Question two: Significance of Political Bargaining and Coalition Building in IGR- The case of Wichita Confronts Contamination
The significance of political bargaining and coalition building is best captured in the case of Wichita Confronts Contamination that had threatened the complete devaluation of Gilbert Mosley. As the author in the case captures it, the situation was adverse and involved a web of several institutions and persons. This complexity introduced the need for collaboration and cooperation between the parties. It is on that strain that the role of political bargaining and the need for coalition building comes out. In happens that politics, the law and social concerns may merge in a manner that makes a simple case too complex and unnecessarily bureaucratic. In the Wichita case, the context was in the contamination of Gilbert Mosley and the attendant consequences. Economically, the owners of property in this area were threatened with massive losses due to the loss of value of the property. In addition, the need to evacuate residents to other areas meant that households would be consequently disposed and economically strained. This was further complicated by the Court’s ruling which implied that lenders could be found liable for the contamination in cases where it would be proved that they lent funds to companies that later contributed to the contamination. It is this aspect that occasioned the withdrawal of the banks and lending institutions from funding through loans the businesses in the area. This technically left the business at a loss with threats of bankruptcy. The Environmental Protection Agency had expressly declared the area as contaminated and ordered that active measures be taken in containing the continuing pollution and the likely cleanup process. The onerous task fell to Wichita City although some part overlapped to the neighboring counties and jurisdictions. It is on that premise that the need for political bargaining and coalition building came about.
First, it is essential to appreciate the stakes at hand in the case. The property owners had the threat of losing all their values for no value at all. Companies partly responsible for the pollution through contribution were set to contribute to the cleanup and the City needed to take action under the legal structures of their own laws. It would be essential for the City as the main cleaners of the area to rope in the contribution and assistance of all the relevant bodies. In addition, worth noting is the fact that the Kansas Department of Health and Environment had an oversight role. In the long run, the City accepted to conduct the cleanup with the application of the steps and procedures as provided by the Environmental Protection Agency while retaining the Kansas Department of Health and Environment as the oversight body. It needs to be noted that the City had debated on the option it had for the cleanup. One of the options was to get the contributors and polluters to participate in the cleanup. The second option was to recommend the area for possible National Priority Listing which would qualify it for superfund. However, both options had their own limitations. For the former, not all polluters were ready to contribute for the cleanup. Others were merely selfish and unwillingly to contribute, while others genuinely lacked the capacity and resources to contribute towards the cleanup. For the latter case, the listing for superfund status was bureaucratic and would equally expose several of the businesses entities into compulsory contribution even for cases where they had not contributed towards the pollution. For that reason, the City had to build coalitions and strike a political consensus which led to the third option. This option involved the City taking the lead role and applying the steps as given by the Environmental Protection Agency and with the Kansas Department of Health and Environment working as the oversight body. In that strain, the main challenge was securing the funds for the cleanup process. The spirit of the City was to save the threatening wasting of the land in Gilbert Mosley. In addition, it needed to prevent the threat of water contamination that would reduce the quality of water and the related causes such as cancer. In the spirit of abating a worsening situation, the City resorted to the use of a Tax Increment Finance. Through this, the value of the property in the cleanup area was devalued by close to forty percent but saved from complete loss of value. In addition, the City was able to raise finance for the cleanup.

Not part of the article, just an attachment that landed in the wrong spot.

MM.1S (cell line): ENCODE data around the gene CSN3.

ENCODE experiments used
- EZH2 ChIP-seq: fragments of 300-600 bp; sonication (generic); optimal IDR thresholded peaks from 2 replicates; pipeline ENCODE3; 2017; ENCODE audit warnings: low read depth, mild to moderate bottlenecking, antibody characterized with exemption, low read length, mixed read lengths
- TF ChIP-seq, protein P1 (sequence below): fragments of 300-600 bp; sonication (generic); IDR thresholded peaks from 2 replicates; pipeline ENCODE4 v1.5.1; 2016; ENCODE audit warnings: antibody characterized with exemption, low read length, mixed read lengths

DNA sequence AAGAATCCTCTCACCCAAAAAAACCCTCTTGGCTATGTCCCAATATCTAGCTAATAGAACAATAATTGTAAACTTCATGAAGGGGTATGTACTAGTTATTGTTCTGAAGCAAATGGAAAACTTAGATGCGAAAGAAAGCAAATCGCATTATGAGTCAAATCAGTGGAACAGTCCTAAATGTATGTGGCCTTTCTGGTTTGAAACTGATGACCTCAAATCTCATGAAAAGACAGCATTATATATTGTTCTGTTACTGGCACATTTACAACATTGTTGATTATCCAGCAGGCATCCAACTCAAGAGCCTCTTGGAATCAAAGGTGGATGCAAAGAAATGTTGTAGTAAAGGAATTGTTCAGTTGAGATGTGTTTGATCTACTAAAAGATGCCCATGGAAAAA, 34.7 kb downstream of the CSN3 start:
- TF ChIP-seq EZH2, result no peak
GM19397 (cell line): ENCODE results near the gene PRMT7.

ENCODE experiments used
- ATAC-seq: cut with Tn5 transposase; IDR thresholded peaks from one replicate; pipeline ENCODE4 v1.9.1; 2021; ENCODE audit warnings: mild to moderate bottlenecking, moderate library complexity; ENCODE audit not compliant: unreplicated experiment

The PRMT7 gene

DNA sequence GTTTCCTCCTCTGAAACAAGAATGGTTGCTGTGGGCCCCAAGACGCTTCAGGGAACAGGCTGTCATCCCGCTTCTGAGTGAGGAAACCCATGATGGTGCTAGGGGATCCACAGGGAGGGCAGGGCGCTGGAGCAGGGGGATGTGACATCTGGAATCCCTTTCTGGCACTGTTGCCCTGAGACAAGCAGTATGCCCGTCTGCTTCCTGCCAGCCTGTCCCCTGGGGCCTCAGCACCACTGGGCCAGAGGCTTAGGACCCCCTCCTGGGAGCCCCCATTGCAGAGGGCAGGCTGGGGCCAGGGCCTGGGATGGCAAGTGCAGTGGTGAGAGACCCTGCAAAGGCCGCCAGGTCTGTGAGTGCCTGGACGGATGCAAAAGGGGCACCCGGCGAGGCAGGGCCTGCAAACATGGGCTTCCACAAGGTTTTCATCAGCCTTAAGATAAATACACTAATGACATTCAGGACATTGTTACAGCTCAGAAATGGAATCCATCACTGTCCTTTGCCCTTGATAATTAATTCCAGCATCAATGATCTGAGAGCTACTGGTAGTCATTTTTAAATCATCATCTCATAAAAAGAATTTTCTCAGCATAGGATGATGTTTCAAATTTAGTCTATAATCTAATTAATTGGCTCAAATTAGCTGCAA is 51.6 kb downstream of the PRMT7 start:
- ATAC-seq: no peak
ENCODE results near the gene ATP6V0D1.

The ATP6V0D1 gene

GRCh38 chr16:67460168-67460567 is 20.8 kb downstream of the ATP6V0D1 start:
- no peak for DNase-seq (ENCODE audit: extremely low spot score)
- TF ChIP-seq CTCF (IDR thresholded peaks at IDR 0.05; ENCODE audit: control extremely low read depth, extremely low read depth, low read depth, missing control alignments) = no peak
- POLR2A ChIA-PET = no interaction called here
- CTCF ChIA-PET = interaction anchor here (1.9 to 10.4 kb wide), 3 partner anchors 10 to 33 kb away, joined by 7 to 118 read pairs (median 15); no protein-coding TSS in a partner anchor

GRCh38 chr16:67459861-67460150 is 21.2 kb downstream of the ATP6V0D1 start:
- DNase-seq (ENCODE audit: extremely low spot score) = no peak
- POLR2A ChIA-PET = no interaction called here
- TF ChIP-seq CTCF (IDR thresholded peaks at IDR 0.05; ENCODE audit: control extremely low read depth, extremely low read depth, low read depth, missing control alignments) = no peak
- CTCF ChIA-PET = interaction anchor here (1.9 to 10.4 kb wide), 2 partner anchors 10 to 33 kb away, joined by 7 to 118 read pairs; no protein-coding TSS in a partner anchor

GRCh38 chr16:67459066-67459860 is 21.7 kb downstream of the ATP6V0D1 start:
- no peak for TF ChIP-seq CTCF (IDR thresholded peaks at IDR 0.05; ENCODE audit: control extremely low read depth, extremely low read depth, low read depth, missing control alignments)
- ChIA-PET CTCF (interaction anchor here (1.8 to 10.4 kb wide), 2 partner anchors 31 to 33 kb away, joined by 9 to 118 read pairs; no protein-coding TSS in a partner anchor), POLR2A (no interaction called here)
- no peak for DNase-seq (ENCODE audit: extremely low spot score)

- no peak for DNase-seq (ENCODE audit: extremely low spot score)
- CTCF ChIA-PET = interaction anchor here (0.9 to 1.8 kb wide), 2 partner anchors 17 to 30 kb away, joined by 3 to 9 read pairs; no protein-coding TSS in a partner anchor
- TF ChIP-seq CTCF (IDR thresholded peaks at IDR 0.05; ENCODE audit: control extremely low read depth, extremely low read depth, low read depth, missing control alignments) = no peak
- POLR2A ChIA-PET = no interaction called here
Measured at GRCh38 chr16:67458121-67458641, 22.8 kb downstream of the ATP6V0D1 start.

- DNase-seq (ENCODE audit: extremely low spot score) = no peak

In the long run, the Wichita case illustrates the political dimensions of IGR. It shows the need for coalition building and political bargaining. It puts a strong case for the advanced position that laws need to interface well with social needs. In this case a strict interpretation and application of the law may have ended up complicating a situation which needed immediate solution. It is the dimension of political negotiation and the need to protect each and everyone’s interests in complex setups that suffices.
Stillman, R. J. (2009). Public Administration: Concepts and Cases, 9th ed.: Concepts and Cases. Boston: Houghton Mifflin.